Thousands mourn Iran’s Raisi in Tabriz procession after helicopter crash

Iranians are observing the second of five days of public mourning announced by Supreme Leader Ayatollah Ali Khamenei.

Iranians have gathered in Tabriz, the capital of the East Azerbaijan province, to mourn at a farewell procession for President Ebrahim Raisi, who died in a helicopter crash on Sunday.

Foreign Minister Hossein Amirabdollahian and six other people in the helicopter, including crew members, were also killed in the crash.

On Tuesday, tens of thousands of mourners, waving Iranian flags and portraits of the late president, set out from a central square in the northwestern city where Raisi was headed when his helicopter crashed.

Reporting from the capital, Tehran, Al Jazeera’s Resul Serdar said on Tuesday that funeral ceremonies for Iranian state dignitaries occur over “an extended period of time in several locations”.

After the procession in Tabriz, the bodies of Raisi, 63 and Amirabdollahian, 60, will be transferred to Tehran for another ceremony.

Before that Serdar said that later on Tuesday the bodies would be taken to Qom, a city in central Iran of great religious significance, for another ceremony and then moved to the capital.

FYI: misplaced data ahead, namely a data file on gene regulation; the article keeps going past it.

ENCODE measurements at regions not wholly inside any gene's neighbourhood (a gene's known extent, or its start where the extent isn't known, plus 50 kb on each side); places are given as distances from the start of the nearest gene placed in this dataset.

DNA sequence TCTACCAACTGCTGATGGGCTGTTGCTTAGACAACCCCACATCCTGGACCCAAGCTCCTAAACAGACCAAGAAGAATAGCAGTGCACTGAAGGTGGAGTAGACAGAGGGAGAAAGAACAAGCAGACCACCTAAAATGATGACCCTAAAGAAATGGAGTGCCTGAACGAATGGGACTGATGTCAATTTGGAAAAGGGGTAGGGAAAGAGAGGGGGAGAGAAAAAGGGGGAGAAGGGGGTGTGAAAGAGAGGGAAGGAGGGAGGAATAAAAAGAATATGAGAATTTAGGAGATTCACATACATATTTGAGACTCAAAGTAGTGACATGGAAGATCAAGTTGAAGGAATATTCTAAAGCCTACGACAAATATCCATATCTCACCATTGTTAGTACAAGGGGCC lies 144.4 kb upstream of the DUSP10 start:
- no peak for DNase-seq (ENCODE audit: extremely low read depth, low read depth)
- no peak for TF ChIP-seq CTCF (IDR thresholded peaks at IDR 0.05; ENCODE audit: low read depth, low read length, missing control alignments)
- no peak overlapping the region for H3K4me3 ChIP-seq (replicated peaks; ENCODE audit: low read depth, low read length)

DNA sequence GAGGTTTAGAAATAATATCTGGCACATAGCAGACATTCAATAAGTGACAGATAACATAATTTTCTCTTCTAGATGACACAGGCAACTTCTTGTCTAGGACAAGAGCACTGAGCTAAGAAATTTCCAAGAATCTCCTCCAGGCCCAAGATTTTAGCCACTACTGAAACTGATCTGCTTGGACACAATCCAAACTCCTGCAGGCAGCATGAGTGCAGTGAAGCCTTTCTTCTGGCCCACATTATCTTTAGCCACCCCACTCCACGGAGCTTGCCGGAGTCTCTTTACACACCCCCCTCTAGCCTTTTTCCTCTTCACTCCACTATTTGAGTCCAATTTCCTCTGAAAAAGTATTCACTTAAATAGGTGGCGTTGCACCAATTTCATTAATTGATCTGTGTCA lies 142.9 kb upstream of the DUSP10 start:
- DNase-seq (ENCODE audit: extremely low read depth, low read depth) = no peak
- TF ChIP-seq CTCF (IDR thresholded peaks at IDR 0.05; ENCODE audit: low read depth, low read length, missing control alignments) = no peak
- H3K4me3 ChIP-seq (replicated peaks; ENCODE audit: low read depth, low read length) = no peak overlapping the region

On Wednesday, a larger ceremony will take place in Tehran, with Supreme Leader Ayatollah Ali Khamenei expected to lead the prayers and foreign dignitaries in attendance.

Raisi’s body will then be taken to Mashhad, the country’s second largest city located in the northeast, where he had been born and raised.

Organisers in Mashhad said they are planning a “glorious” burial on Thursday for Raisi in the holy city.

Continuing investigation

Reporting on the continuing investigation into the cause of the crash, Serdar said that, currently, there has been no suggestion that it was an act of sabotage, with the focus on the extreme weather conditions at the time, combined with challenging terrain and possible technical issues.

Questions have been raised as to whether Raisi and the others on board should have been travelling on a two-blade Bell 212 believed to have been decades old.

Foreign sanctions on Iran dating back to the 1979 revolution, and subsequently over its nuclear programme and its backing of the so-called “axis of resistance”, have made it difficult for the country to obtain aircraft parts or new aircraft.

Serdar said questions have also been raised as to why the aircraft was allowed to take off in adverse weather conditions which included a thick layer of fog.

Mourners take part in a procession in Tabriz on May 21, 2024 [Iran Press/AFP]
Source: Al Jazeera and news agencies